The ReLife circularity model is customer-centred. ReLife offers a waste collection service fully compliant with the law, at low costs and with minimal environmental impact, by capitalising on the ability to seek new markets and environmentally sustainable equipment. ReLife decided to become an integral part of the value chain to supply new boxes and plastic made from the waste they produce in return to customers.
THE COMPANY HISTORY
The territorial distribution of the Group’s divisions, with its 18 facilities in the centre-north of Italy and 56 production lines, is determined by a proximity criterion, that is to be physically close to where the waste is made, to reduce CO2 emissions and costs related to transport and logistics. This is why ReLife is committed to collecting and recovering municipal and industrial waste with a limited geographical radius, with positive repercussions on both the economy and the environment considering the impact of transport logistics on the carbon footprint.
Although the group is young, the 4 production units Recycling, Paper Mill, Paper Packaging, Plastic Packaging of the Group, have long experience in the sector. The network is characterised by a horizontal business model based on expanding the customer base of people who think, design, produce and organise work according to circular economy principles.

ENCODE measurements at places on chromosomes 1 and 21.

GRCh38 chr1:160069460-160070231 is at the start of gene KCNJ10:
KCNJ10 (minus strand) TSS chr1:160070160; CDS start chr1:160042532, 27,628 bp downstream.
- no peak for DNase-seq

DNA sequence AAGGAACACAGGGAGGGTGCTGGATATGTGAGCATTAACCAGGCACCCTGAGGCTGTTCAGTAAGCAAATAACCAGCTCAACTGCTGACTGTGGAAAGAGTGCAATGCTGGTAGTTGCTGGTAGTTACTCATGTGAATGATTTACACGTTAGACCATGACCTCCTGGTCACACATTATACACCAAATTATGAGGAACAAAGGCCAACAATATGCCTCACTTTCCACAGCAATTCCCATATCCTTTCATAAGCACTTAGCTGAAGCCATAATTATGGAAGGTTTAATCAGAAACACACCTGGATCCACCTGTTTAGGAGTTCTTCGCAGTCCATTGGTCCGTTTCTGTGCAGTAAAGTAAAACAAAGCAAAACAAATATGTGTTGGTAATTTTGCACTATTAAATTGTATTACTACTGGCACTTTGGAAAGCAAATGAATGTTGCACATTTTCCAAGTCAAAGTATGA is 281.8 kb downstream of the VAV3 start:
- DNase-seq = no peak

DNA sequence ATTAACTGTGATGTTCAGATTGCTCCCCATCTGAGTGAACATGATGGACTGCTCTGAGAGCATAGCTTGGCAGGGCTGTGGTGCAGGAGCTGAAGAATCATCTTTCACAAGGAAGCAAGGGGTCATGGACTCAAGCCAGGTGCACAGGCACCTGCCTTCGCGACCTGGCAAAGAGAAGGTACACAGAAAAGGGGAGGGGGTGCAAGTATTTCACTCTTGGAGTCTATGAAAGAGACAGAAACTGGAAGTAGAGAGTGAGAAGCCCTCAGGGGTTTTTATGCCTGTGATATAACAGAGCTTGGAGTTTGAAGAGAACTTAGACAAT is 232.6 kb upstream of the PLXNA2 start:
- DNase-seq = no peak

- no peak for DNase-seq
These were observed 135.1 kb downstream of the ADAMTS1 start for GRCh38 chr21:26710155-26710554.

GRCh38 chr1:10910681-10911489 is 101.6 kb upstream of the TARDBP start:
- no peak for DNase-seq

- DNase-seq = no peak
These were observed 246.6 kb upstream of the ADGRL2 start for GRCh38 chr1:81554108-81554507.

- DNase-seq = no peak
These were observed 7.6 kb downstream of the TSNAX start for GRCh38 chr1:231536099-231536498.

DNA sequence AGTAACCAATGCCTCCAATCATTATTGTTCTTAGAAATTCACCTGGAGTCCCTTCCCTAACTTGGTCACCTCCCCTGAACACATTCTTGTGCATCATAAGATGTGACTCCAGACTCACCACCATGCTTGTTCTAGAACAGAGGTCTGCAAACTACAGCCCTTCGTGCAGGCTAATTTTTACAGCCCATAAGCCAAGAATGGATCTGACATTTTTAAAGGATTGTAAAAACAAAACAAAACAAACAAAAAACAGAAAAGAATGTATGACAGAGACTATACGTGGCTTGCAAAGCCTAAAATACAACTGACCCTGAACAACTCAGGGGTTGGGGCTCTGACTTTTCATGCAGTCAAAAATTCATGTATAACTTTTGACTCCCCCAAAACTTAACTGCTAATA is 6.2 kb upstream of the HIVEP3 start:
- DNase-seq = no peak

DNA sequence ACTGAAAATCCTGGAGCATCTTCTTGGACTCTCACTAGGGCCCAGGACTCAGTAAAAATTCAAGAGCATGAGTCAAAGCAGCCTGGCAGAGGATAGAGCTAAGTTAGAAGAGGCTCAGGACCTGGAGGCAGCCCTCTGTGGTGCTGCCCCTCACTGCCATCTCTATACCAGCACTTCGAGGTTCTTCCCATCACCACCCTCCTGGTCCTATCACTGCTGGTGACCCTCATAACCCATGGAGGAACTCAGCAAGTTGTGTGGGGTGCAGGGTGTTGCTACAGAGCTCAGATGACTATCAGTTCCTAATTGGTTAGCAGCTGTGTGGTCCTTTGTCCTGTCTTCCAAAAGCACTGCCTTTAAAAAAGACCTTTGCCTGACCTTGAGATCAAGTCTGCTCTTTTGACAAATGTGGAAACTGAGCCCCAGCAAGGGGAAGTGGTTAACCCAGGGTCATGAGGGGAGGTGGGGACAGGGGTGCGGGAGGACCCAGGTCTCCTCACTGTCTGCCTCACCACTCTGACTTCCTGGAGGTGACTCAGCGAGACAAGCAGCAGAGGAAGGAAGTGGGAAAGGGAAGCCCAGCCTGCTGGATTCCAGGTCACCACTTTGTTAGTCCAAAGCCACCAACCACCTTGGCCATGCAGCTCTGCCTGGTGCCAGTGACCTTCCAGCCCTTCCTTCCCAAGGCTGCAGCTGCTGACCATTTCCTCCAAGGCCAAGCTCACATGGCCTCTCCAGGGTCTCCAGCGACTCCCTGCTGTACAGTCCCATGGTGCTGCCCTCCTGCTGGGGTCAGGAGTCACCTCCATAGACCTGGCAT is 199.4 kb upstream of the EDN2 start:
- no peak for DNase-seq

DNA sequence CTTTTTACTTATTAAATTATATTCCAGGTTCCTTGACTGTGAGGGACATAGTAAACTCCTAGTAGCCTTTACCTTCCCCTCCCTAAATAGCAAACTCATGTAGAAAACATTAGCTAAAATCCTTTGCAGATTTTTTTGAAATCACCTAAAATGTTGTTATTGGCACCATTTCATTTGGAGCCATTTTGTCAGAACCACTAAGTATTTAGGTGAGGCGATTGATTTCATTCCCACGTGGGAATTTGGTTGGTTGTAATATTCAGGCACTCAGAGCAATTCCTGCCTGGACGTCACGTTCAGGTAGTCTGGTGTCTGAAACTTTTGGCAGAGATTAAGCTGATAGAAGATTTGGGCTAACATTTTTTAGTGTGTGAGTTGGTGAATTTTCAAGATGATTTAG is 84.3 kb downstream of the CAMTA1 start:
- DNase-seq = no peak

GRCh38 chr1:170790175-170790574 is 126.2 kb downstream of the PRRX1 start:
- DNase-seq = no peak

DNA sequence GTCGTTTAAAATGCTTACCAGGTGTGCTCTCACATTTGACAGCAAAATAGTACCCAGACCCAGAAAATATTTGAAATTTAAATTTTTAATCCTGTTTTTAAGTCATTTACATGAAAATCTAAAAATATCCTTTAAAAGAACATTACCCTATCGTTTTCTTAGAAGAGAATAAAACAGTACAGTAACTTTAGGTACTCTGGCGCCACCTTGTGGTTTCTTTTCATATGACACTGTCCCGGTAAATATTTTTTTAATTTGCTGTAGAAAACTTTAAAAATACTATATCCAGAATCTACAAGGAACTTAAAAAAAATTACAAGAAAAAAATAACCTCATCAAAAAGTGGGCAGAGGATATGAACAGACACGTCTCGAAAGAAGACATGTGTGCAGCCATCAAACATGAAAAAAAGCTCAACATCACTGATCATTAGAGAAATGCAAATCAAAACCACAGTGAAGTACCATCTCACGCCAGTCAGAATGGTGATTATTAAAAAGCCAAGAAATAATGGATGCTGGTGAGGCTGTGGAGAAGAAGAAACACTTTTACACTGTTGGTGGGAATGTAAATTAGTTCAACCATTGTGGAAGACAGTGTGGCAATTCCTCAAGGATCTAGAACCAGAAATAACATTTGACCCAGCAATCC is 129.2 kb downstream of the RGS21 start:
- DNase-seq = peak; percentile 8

In seven years, Relife became the first private-owned Italian operator in paper and cardboard recycling, whose innovative strength lies in waste management seen as an integrated first link along the entire value chain, enhancing all the opportunities of material recycling, to eliminate conventional disposal methods altogether.
To reduce the increase in the rejected portion of sorted waste that comes with a high rate of separate collection, the Group has designed a ReLife model to transform the rejected portion into alternative energy to replace coal. The new ReFuel facility in Silvano d’Orba (AL) will transform 140,000 tonnes of recycling waste into the best alternative to conventional fuels, putting cement works and thermoelectric power stations into the position of being able to make a real difference in their carbon footprint. Although at first glance the construction of the facility may appear to be an industrial discontinuity with the strategic plan to maximise recycling, it is actually fully coherent with these objectives by aiming towards maximising the recycling phase and minimising landfill disposal almost to zero.